Try as he might, Adam Levy just can’t do straightforward.
The Lennon-esque Honeydogs frontman does his best on Sunshine Committee to offer a sharp, concise E.P., but it just
isn’t in his DNA. Not that that’s a bad thing, not at all. On Sunshine Committee, Levy presents a bright
musical delivery, but like just about all of his recent outings (dating back to
2001’s Here’s Luck), there’s something
more lurking beneath the surface.
Musically, the E.P. is the band’s most polished pop effort
to date. The horns on the opening title track and the closer “Levers, Pulleys,
and Pumps” take some of the edge off the sharp hooks that characterize Levy’s
songwriting. But rest assured-the driving riffs and pounding drums return in “Balaclava” and “Stash,” no doubt the catchiest song on
But as is the case with Levy, nothing is quite as it seems. Like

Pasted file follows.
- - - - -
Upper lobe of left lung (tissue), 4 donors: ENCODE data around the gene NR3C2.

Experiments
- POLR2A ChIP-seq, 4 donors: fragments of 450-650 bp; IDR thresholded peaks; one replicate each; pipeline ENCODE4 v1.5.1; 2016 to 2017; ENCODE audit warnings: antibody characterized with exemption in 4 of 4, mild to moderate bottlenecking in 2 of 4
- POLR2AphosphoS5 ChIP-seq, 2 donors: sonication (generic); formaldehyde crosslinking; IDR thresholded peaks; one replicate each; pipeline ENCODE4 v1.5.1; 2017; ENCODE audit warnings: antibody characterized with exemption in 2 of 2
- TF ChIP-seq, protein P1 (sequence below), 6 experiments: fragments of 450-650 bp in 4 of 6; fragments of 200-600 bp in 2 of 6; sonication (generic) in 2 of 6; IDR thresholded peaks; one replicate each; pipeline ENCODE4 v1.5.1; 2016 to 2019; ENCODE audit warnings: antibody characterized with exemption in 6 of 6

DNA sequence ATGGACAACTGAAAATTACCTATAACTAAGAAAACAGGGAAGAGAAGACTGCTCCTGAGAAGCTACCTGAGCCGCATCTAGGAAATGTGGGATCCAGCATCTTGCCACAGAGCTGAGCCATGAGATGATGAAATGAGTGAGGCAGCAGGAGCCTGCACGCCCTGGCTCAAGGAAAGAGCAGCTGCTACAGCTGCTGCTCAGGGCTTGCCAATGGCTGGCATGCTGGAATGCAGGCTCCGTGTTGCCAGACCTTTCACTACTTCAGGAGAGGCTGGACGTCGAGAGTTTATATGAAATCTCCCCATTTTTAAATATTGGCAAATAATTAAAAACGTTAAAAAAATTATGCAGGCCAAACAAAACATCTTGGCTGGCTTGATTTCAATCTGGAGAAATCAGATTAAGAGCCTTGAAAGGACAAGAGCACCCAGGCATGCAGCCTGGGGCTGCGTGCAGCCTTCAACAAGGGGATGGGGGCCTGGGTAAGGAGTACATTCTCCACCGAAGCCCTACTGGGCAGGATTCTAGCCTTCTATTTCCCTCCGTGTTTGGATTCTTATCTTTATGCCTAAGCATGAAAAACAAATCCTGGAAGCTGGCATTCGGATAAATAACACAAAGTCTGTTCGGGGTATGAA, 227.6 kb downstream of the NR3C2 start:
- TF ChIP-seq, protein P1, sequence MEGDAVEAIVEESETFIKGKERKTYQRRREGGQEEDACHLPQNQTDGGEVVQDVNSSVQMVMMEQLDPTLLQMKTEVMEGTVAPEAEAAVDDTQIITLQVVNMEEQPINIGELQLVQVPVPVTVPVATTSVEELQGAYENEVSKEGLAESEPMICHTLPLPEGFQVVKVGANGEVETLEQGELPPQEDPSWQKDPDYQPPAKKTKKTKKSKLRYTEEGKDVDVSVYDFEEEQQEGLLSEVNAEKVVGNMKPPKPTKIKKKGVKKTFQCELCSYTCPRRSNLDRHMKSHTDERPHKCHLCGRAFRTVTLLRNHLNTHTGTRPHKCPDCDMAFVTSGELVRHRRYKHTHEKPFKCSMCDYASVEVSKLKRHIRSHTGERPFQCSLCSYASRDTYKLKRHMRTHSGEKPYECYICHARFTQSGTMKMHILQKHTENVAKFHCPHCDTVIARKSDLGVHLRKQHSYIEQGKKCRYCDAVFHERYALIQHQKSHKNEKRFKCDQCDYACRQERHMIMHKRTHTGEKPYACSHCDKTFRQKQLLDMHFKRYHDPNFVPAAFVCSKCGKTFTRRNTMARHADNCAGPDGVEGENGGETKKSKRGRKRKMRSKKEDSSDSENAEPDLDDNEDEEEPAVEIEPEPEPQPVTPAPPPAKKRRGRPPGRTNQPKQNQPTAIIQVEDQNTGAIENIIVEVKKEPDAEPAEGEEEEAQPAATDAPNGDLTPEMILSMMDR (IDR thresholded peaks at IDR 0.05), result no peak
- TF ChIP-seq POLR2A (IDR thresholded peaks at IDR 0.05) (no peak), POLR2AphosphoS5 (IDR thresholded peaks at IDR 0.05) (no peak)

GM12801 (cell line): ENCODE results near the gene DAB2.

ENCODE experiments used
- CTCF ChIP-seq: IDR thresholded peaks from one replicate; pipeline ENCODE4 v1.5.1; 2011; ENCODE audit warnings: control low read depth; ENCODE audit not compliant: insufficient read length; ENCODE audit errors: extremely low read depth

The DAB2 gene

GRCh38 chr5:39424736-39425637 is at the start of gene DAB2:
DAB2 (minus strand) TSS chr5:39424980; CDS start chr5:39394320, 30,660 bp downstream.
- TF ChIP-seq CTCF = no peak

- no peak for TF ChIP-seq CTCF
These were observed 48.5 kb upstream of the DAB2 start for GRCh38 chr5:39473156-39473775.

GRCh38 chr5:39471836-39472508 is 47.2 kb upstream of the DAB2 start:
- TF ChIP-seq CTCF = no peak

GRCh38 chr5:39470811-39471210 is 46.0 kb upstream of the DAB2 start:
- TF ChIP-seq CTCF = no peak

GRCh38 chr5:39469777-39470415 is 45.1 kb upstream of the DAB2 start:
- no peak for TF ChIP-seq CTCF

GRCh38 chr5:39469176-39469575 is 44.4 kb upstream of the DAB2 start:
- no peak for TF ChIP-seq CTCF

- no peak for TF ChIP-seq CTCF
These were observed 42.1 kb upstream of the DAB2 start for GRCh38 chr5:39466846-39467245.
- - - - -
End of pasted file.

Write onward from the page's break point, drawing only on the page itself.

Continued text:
a masterful mad-scientist, Levy mixes and interplays the searing riffs and
cascading chords with allegories of love, faith, dedication, and death. On
“Good Fight,” Levy does all of the above: “Exceptions to the rule are killing
me/ I can’t read your hieroglyphic story/ It’s an undefinable and love is
unreliable,” he sings, before hitting the song’s coda: “Keep fighting the good
If there is a flaw, it is Levy’s habit of trying to do too
much with his lyrics. “Fiber Optic Paramour” suffers from some overindulgence, though
he makes up for it with his bluntness in “Stash.” Overall, though, Levy and the
Honeydogs sure do pack a ton in this six-song E.P.
“Good Fight,” “Stash” ROB THORMEYER